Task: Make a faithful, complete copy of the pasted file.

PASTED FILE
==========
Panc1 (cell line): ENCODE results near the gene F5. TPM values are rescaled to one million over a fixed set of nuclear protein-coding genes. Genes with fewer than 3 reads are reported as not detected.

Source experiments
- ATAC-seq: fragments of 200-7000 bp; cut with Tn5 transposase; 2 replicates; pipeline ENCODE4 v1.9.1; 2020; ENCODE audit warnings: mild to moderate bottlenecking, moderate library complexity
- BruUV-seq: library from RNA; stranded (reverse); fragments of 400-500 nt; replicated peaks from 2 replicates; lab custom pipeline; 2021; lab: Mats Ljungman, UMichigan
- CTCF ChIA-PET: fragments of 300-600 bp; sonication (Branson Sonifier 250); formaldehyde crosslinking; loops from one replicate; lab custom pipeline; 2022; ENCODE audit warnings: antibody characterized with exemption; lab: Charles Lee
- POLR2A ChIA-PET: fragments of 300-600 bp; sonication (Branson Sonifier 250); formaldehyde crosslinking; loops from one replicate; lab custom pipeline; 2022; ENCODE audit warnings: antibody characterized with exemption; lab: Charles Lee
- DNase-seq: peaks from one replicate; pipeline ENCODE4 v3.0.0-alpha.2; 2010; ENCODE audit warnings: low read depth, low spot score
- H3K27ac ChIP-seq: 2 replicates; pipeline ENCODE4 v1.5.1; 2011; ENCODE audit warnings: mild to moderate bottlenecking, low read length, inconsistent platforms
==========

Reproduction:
Panc1 (cell line): ENCODE results near the gene F5. TPM values are rescaled to one million over a fixed set of nuclear protein-coding genes. Genes with fewer than 3 reads are reported as not detected.

Source experiments
- ATAC-seq: fragments of 200-7000 bp; cut with Tn5 transposase; 2 replicates; pipeline ENCODE4 v1.9.1; 2020; ENCODE audit warnings: mild to moderate bottlenecking, moderate library complexity
- BruUV-seq: library from RNA; stranded (reverse); fragments of 400-500 nt; replicated peaks from 2 replicates; lab custom pipeline; 2021; lab: Mats Ljungman, UMichigan
- CTCF ChIA-PET: fragments of 300-600 bp; sonication (Branson Sonifier 250); formaldehyde crosslinking; loops from one replicate; lab custom pipeline; 2022; ENCODE audit warnings: antibody characterized with exemption; lab: Charles Lee
- POLR2A ChIA-PET: fragments of 300-600 bp; sonication (Branson Sonifier 250); formaldehyde crosslinking; loops from one replicate; lab custom pipeline; 2022; ENCODE audit warnings: antibody characterized with exemption; lab: Charles Lee
- DNase-seq: peaks from one replicate; pipeline ENCODE4 v3.0.0-alpha.2; 2010; ENCODE audit warnings: low read depth, low spot score
- H3K27ac ChIP-seq: 2 replicates; pipeline ENCODE4 v1.5.1; 2011; ENCODE audit warnings: mild to moderate bottlenecking, low read length, inconsistent platforms